But on a policy level, it’s slow going. While the Department of Labor certifies these programs, often they are company-specific.

"America lacks a national strategy that prioritizes youth apprenticeship as an effective talent pipeline to boost the sector’s competitiveness and spread economic opportunity across the country,” says Brent Parton of New America, a nonprofit public policy institute.


Where Will Future Workers Come From?

Putting all of this together, there are a lot of questions to be answered and policy choices to make.

Will the U.S. adopt the German model which tests children at a young age to understand their capabilities and then set them on a track? For example, if a 10-year-old shows an aptitude toward programming, do we line up an education track that essentially trains them toward a future job? Do we send them to robotic camps in the summer and at the high school level move them into internships with area companies with the hope that they will be employed by these companies?

Many educational systems are already doing this in an effort to fill manufacturing jobs, but the larger question is how education, and vocational education will be viewed in the future.

In an extreme view, robots will do all of the work, even what we consider service work today, and then how will people earn their keep? Political discussions are already underway about universal income and using social wealth funds to compensate for earned wages.

“A social wealth fund would create a true ownership society, insuring the working populace against the rise of the robots by allowing each person to own a piece of those robots’ output,” explained Noah Smith, professor computer science and engineering at the University of Washington, in a Bloomberg op-ed.

What humans will do for work, how we will perform our jobs and how we will be compensated is not something that will be solved anytime soon.

So, it’s possible that in 2070, there will be two robots sitting in a café with a robot barista, drinking expensive coffee. One turns to the other and says, “Do you think we need to contact that human employment agency to find someone who can come up with new product lines?”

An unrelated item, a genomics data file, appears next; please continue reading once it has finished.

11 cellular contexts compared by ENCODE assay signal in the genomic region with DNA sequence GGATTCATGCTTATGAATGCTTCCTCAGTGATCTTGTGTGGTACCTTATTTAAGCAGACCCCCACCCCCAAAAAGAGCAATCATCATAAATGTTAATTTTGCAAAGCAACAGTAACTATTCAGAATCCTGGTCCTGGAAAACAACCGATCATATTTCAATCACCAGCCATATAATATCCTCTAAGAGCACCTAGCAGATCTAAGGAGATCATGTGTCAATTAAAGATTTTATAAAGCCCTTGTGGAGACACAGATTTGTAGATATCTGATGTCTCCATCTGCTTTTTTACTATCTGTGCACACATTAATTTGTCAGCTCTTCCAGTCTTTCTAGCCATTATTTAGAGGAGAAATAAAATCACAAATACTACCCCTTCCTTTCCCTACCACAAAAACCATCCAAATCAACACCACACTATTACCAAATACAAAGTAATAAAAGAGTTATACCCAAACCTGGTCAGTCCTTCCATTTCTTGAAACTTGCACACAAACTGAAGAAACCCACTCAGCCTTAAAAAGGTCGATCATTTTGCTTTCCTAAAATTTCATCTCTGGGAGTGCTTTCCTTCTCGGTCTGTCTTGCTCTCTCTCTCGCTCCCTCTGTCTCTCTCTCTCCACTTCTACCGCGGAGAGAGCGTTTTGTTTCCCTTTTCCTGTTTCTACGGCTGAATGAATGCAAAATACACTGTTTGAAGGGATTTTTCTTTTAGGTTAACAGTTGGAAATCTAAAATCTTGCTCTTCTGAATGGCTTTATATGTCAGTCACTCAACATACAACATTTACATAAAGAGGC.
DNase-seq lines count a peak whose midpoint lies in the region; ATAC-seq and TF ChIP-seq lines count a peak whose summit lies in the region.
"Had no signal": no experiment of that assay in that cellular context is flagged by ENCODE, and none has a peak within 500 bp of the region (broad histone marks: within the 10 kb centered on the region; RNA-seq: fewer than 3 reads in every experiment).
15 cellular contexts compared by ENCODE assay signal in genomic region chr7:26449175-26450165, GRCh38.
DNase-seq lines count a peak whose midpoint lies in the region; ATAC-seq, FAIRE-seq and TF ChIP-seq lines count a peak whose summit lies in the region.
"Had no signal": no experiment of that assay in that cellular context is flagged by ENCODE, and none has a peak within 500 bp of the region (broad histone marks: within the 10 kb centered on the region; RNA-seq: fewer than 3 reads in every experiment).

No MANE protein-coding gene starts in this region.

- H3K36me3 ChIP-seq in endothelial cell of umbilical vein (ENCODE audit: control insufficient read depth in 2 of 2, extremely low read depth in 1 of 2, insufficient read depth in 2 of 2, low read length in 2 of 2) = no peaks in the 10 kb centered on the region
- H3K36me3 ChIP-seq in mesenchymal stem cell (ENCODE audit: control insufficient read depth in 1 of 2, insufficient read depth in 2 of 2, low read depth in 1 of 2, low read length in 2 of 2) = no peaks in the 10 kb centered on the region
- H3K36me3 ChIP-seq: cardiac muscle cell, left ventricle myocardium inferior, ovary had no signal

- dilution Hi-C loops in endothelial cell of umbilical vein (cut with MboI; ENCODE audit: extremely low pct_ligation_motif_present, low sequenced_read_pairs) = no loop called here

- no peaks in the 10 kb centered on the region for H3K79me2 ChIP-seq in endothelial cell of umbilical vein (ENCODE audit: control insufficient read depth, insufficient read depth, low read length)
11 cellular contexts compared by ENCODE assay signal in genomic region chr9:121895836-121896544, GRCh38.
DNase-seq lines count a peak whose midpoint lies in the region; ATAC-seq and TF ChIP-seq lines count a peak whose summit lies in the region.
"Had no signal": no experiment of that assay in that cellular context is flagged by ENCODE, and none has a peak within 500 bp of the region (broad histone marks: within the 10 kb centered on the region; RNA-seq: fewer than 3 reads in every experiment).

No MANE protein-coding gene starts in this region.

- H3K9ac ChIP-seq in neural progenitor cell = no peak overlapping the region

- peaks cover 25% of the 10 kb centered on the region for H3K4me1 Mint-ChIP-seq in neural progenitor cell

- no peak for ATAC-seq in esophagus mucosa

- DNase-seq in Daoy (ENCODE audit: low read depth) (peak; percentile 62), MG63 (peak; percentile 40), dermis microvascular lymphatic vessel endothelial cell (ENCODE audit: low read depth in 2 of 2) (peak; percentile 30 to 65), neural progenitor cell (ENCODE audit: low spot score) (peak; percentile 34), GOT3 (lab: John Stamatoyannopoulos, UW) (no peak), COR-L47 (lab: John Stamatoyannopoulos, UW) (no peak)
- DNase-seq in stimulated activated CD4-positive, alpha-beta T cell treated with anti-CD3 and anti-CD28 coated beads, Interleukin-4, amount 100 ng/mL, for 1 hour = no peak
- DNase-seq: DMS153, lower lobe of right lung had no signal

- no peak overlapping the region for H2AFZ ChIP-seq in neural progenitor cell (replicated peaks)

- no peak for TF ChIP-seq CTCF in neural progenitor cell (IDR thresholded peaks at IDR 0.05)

INDUSTRYWEEK




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Posted on : Tuesday 27th July 2021 01:11 AM

What’s My Job?


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Posted by  Tronserve admin
image cap

Fifty years ago, in a café that did not employ a barista—and coffee was cheap—I’m convinced two colleagues on their lunchbreak were debating what the future of jobs would look like.

“I bet one day robots will have their own employment agency,” one said to the other. Laughter ensued, and they returned to their jobs on the production line of a manufacturing plant. 

Well, it’s happened. Robots do have their own employment agency.

In December of 2019, MusahiAI offered up its robots for hire to be paid either on an hourly rate or a task-completed salary rate. Robots wanting these jobs would need to be able to do strenuous and repetitive work.

While today, robots across the U.S. are employed doing just this type of work, they have a career development trajectory that involves more advanced skills such as “thinking.” Through artificial intelligence and machine learning, robots will ultimately be able to figure out ways to improve whatever jobs they are given. 

Does this robot evolution threaten human evolution? It depends on which study you believe.

A study by Oxford Economics predicts that manufacturing could lose 20 million jobs by 2030, making the sector 8.5% smaller than “if robots were not remaking the market.” A McKinsey Institute study predicts that by 2030, 39 to 73 million jobs that exist today – one-third of the US workforce– will be automated.

Then there is the study from the World Economic Forum which predicts that the 75 million jobs lost by 2022 due to “the technological advances of the fourth industrial revolution” will in fact be overshadowed by the 133 million new jobs created.


What Skills Are Needed in the Future?

One thing that everyone can agree on is that whatever jobs are available in the future, they will look different and require new skills.

Is this a bad thing? Well, one viewpoint is that robots are freeing us from the drudgery of both harmful and repetitive tasks, allowing us to move higher up the value chain in the organization. Jobs that involve creative thinking and problem-solving are more valuable to a company and therefore pay more and are more secure in terms of long-term employment.

But that might be a large leap forward.